Increased prevalence of liver fibrosis in people living with human immunodeficiency virus without viral hepatitis compared to population controls

Ditte Marie Kirkegaard-Klitbo*, Flemming Bendtsen, Jens Lundgren, Robert J. De Knegt, Klaus Fuglsang Kofoed, Susanne Dam Nielsen, Thomas Benfield

*Corresponding author for this work

Research output: Contribution to journalArticleAcademicpeer-review

5 Citations (Scopus)

Abstract

BACKGROUND: Liver fibrosis is associated with poor liver-related outcomes and mortality. People with human immunodeficiency virus (PWH) may be at increased risk. We aimed to estimate the prevalence and factors associated with liver fibrosis in PWH compared to population controls.

METHODS: This was a cross-sectional cohort study comparing 342 PWH with 2190 population controls aged 50-70 years.Transient elastography was performed and elevated liver stiffness measurement (LSM) defined as 7.6 kPa as a proxy for significant liver fibrosis. Adjusted odds ratios (aORs) and 95% confidence intervals (95% CIs) were computed by logistic regression.

RESULTS: The prevalence of elevated LSM was higher in PWH than in uninfected controls (12% vs 7%; P < .01). Human immunodeficiency virus (HIV) infection was independently associated with elevated LSM. In multivariate analysis, elevated LSM was associated with HIV (aOR, 1.84 [95% CI, 1.17-2.88]; P < .01); higher age (per decade: aOR, 3.34 [95% CI, 1.81-6.18]; P < .01); alanine aminotransferase (ALT) (per 10 IU/L: aOR, 1.25 [95% CI, 1.05-1.49]; P < .01); body mass index (BMI) (per 1 kg/m2: aOR, 1.17 [95% CI, 1.05-1.29]; P < .01), and previous exposure to didanosine (per year: aOR, 2.26 [95% CI, 1.01-5.06]; P = .04).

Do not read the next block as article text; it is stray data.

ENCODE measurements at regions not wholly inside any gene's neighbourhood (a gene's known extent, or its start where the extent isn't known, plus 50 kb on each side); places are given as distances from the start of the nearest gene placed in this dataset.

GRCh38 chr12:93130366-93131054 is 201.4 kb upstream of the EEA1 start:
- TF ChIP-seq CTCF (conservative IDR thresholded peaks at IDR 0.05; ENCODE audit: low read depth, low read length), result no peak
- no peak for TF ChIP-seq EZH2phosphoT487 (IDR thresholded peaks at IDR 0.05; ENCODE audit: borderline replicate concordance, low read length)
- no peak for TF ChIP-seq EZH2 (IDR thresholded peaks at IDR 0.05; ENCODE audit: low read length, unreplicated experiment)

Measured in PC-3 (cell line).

CONCLUSIONS: The prevalence of elevated LSM was higher in PWH compared to population controls. Higher age, BMI, ALT, previous exposure to didanosine, and positive HIV status were independently associated with higher odds of elevated LSM.

Original languageEnglish
Pages (from-to)443-452
Number of pages10
JournalJournal of Infectious Diseases
Volume224
Issue number3
Early online date15 Dec 2020
DOIs
Publication statusPublished - 1 Aug 2021

Bibliographical note

© The Author(s) 2020. Published by Oxford University Press for the Infectious Diseases Society of America. All rights reserved. For permissions, e-mail: journals.permissions@oup.com.

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